Rhesus negative blood
We began by educating expectant mothers on rhesus-negative blood and campaigning for better supplies in private hospitals.
In emergency rooms and maternity care delay in giving red cells is recognised as a significant cause of preventable mortality. For patients suffering from catastrophic haemorrhage it is not uncommon for blood to be needed before a patient’s blood group is known. In these circumstances the safest blood to give is O negative. Most private and many public hospitals in Hong Kong do not carry sufficient rhesus negative blood and use rhesus positive for unexpected life threatening haemorrhage. A small number of rhesus negative patients have antibodies to rhesus positive blood that can lead to a life threatening transfusion reaction. In addition, the use of rhesus positive blood in women of childbearing age or younger could prevent them from having future successful pregnancies.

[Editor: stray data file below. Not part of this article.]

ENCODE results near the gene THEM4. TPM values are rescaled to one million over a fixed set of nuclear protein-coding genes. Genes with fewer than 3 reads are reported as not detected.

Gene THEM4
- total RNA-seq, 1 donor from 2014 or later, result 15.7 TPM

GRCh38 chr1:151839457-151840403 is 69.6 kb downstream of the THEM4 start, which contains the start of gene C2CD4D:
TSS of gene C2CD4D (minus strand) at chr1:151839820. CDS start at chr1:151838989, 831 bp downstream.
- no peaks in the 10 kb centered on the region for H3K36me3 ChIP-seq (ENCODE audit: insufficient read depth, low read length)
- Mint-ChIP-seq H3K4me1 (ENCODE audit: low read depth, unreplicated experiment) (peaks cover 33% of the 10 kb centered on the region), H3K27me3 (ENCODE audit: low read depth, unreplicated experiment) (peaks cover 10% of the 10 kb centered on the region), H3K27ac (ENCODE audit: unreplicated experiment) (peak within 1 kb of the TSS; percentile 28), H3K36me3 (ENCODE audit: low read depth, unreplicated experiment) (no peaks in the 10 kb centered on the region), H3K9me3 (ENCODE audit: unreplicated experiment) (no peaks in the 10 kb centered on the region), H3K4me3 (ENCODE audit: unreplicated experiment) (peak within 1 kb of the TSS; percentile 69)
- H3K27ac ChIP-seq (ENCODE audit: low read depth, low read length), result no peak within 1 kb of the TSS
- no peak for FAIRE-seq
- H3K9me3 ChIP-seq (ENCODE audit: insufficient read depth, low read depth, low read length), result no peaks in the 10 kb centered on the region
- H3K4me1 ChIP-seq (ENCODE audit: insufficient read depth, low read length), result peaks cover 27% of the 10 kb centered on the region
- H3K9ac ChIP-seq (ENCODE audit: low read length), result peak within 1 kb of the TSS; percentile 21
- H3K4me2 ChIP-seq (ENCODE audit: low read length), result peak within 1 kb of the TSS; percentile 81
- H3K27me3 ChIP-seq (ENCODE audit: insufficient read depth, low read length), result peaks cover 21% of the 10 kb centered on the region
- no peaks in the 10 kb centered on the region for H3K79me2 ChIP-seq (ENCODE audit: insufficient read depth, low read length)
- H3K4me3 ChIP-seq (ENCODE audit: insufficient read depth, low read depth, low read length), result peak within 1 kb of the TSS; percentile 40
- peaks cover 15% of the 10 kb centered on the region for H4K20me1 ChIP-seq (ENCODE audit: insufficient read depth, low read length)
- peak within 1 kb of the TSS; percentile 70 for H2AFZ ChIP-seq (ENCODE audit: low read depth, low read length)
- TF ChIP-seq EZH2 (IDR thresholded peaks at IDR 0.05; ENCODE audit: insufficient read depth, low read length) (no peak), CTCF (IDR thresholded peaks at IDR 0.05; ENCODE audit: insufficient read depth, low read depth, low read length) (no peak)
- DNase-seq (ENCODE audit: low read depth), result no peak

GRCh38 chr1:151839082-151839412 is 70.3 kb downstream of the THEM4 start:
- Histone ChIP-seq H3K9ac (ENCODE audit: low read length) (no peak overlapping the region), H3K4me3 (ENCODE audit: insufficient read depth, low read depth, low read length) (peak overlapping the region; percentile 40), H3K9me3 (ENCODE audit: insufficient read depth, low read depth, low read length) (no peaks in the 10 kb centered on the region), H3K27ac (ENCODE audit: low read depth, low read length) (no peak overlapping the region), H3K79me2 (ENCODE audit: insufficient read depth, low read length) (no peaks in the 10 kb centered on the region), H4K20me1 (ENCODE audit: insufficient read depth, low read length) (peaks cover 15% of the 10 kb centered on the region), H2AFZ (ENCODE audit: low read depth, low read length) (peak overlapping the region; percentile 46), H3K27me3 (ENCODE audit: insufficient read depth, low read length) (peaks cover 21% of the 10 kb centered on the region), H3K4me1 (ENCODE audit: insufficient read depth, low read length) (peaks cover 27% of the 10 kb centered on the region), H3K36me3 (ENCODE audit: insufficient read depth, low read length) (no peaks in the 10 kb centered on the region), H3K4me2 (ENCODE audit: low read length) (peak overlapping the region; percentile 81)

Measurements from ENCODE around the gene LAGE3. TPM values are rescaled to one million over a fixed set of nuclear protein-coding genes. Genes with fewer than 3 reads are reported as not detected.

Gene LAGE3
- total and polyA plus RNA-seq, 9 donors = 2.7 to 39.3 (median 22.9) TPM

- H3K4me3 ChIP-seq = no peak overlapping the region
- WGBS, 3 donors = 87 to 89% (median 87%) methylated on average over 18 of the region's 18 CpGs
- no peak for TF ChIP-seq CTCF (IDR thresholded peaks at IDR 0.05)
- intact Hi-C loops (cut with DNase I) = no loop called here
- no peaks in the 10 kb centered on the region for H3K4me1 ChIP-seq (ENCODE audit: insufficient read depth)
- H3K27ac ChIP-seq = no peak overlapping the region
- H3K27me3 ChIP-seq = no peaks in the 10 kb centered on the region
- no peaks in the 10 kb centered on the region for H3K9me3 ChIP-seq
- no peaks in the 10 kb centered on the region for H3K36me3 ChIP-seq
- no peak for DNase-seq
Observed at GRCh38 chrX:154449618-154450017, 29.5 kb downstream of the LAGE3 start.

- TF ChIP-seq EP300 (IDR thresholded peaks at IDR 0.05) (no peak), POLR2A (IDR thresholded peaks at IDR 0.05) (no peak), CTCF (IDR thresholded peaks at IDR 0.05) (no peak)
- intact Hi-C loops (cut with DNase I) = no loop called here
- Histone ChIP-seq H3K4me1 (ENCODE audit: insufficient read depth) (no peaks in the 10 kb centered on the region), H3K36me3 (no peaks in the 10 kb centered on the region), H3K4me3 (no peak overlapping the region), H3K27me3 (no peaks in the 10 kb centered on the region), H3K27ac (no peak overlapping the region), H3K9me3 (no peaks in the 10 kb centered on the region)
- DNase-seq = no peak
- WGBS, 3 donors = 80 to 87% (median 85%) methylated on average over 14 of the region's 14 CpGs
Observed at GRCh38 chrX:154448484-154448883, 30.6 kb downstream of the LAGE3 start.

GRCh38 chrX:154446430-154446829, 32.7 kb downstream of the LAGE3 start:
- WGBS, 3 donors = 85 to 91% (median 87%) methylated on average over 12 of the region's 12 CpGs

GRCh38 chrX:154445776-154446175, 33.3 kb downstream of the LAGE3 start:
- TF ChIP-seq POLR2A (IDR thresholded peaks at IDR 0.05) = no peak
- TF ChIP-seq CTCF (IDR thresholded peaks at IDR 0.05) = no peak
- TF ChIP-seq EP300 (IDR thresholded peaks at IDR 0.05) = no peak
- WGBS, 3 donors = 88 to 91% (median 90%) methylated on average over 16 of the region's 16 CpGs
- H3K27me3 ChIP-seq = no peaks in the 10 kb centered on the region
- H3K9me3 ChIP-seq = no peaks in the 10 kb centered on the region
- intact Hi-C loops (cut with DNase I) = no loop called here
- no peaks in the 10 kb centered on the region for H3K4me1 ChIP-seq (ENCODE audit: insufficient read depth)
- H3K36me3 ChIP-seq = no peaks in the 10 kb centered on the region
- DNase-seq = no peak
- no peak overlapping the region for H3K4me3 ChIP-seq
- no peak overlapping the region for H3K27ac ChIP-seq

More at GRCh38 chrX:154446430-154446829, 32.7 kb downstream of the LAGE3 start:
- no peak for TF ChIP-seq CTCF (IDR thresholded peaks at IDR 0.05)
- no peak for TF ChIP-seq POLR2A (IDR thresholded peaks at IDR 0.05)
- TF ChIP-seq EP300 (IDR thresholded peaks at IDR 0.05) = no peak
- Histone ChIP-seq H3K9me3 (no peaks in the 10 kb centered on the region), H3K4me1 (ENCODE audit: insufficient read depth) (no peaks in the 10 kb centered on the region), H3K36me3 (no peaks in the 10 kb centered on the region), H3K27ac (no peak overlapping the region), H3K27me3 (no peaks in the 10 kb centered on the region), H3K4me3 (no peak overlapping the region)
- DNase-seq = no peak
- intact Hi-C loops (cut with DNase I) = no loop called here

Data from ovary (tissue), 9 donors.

It is clear that many doctors, being aware of the potential tragic consequences that can arise from giving rhesus positive blood, are likely to delay giving blood until the last moment. Those of us who have worked in emergency rooms can attest that the last moment is difficult to judge and may have fatal consequences.
Lack of rhesus negative blood increases risk to everyone, especially women and children. Whilst we have made progress and some private hospitals now carry a supply of rhesus negative blood this remains a problem in both public and private hospitals and we recommend all patients who are rhesus negative to check that the hospital where they intend to deliver carry a sufficient supply.